Effective Congressional Oversight: Capacity, Best Practices, and Measurement

            Congress faces recurring institutional challenges that hinder its capacity to conduct effective oversight investigations. Prominent among these issues are staff turnover and subsequent “wip[e] out” of oversight expertise that occurs when experienced staffers depart.[1] This essay argues that identifying best oversight practices would alleviate this trend’s impact by cultivating an internal knowledge base. However, researching best practices depends on reliably identifying the most effective congressional investigations. Measures of effective congressional oversight would assist in this regard, but scholarship in this area is nascent. Successfully fostering oversight capacity through best practices requires mature, trustworthy measurement. Simply put, best practices need best measures. 

            Part I describes the relationship between sufficient capacity and effective congressional oversight, as well as the origins of Congress’s capacity problem. Part II discusses the potential benefits of best practices research on capacity and how effectiveness measures enable this approach. Part III assesses current scholarship on potentially viable measures of effective congressional oversight. 

  1. Declining Capacity

            The power of the United States Congress to conduct oversight activities is fundamental to its capacity to govern responsibly and competently. Derived from Congress’s enumerated powers listed in Article III of the U.S. Constitution, the oversight power is inherent to its ability to legislate, hold the executive branch accountable, and inform the public on critical issues.[2] Congress gathers facts and evidence about the problem at hand when it exercises its oversight authority.[3] This information helps Members of Congress assess and propose existing laws, examine the actions of federal agencies, and keep the public aware of the doings of the executive branch.[4] When done effectively, congressional oversight ensures that proposed reforms have factual bases, federal agencies act effectively and efficiently, and the federal government remains responsive to Americans’ changing needs and conditions. The oversight power encourages transparency and accountability, which are critical to sustaining the integrity of our democracy. Effectively using the oversight power, therefore, is vital to Congress’s work.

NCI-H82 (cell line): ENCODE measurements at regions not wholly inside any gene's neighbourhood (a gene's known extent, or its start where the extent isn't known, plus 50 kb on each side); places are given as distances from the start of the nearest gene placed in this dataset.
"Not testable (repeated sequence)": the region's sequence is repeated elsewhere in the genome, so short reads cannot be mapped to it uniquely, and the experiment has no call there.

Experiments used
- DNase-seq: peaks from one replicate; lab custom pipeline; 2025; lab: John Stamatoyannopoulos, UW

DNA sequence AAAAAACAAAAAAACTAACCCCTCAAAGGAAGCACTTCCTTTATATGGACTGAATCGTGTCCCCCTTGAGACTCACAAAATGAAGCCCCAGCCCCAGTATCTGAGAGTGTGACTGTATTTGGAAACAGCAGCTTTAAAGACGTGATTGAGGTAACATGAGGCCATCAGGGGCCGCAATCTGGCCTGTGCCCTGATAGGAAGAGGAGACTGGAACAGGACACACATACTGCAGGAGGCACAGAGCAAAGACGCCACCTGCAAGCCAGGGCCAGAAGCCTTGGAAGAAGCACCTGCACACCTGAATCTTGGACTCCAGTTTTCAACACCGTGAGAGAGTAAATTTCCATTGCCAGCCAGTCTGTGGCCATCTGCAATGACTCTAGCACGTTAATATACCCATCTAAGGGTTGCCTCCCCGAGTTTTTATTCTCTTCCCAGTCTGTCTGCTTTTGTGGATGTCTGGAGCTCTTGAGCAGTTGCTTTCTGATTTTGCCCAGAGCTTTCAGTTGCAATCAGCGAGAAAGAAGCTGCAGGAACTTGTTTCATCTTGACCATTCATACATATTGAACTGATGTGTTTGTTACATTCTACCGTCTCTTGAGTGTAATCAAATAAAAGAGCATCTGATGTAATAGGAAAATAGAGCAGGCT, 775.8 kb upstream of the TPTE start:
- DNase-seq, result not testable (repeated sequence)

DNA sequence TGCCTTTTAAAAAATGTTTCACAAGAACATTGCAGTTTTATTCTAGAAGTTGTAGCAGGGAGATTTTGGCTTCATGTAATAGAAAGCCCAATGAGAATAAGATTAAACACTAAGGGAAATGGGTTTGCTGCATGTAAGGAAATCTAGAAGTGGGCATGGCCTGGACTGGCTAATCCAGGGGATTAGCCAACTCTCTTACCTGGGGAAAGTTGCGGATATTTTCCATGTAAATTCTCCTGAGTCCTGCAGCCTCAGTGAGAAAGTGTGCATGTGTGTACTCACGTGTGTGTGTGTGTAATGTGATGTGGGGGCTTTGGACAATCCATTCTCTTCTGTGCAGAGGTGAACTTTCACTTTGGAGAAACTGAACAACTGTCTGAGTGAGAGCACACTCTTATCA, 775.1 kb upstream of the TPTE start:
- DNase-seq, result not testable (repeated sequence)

Congress’s capacity, referring to the organizational resources, knowledge, expertise, time, space, and technology needed for Congress to accomplish its constitutional role, affects its ability to conduct effective oversight. [5] Without sufficient capacity, a thorough investigation becomes nearly impossible.[6] However, legislators, scholars, and the general public have thoroughly observed an overall decline in congressional capacity and rising dysfunction.[7]Scholars posit that a significant contributor to Congress’ diminished capabilities is simple institutional overwhelm.[8]The breadth of its oversight responsibility easily surpasses the available resources to conduct investigations,[9] which compromises the ability of legislators to access the information they need for lawmaking, checking the executive, and informing the public.[10] Without reforms or interventions intended to foster capacity, the future of effective congressional oversight is uncertain.